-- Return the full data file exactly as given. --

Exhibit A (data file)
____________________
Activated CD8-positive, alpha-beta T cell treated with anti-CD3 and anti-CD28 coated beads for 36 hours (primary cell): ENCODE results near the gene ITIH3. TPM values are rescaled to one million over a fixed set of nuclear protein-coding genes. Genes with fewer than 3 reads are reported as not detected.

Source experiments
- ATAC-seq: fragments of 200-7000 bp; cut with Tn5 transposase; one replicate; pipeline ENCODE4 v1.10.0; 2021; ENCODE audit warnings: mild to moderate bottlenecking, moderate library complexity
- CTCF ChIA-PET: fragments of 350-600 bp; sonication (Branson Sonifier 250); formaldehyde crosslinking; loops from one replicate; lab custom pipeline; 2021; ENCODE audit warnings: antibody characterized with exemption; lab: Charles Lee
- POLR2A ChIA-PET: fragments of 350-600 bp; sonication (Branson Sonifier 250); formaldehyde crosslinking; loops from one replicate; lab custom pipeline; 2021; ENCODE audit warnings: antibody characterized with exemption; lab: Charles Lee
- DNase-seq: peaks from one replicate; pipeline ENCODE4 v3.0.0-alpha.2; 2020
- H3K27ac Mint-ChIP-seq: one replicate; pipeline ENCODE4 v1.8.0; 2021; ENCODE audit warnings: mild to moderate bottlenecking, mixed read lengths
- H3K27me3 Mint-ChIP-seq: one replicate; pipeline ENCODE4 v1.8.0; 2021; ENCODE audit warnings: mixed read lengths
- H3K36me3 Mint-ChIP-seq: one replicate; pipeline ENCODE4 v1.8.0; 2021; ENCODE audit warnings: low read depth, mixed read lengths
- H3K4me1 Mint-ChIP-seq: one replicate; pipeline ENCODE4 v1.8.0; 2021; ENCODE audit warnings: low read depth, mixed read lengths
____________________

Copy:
Activated CD8-positive, alpha-beta T cell treated with anti-CD3 and anti-CD28 coated beads for 36 hours (primary cell): ENCODE results near the gene ITIH3. TPM values are rescaled to one million over a fixed set of nuclear protein-coding genes. Genes with fewer than 3 reads are reported as not detected.

Source experiments
- ATAC-seq: fragments of 200-7000 bp; cut with Tn5 transposase; one replicate; pipeline ENCODE4 v1.10.0; 2021; ENCODE audit warnings: mild to moderate bottlenecking, moderate library complexity
- CTCF ChIA-PET: fragments of 350-600 bp; sonication (Branson Sonifier 250); formaldehyde crosslinking; loops from one replicate; lab custom pipeline; 2021; ENCODE audit warnings: antibody characterized with exemption; lab: Charles Lee
- POLR2A ChIA-PET: fragments of 350-600 bp; sonication (Branson Sonifier 250); formaldehyde crosslinking; loops from one replicate; lab custom pipeline; 2021; ENCODE audit warnings: antibody characterized with exemption; lab: Charles Lee
- DNase-seq: peaks from one replicate; pipeline ENCODE4 v3.0.0-alpha.2; 2020
- H3K27ac Mint-ChIP-seq: one replicate; pipeline ENCODE4 v1.8.0; 2021; ENCODE audit warnings: mild to moderate bottlenecking, mixed read lengths
- H3K27me3 Mint-ChIP-seq: one replicate; pipeline ENCODE4 v1.8.0; 2021; ENCODE audit warnings: mixed read lengths
- H3K36me3 Mint-ChIP-seq: one replicate; pipeline ENCODE4 v1.8.0; 2021; ENCODE audit warnings: low read depth, mixed read lengths
- H3K4me1 Mint-ChIP-seq: one replicate; pipeline ENCODE4 v1.8.0; 2021; ENCODE audit warnings: low read depth, mixed read lengths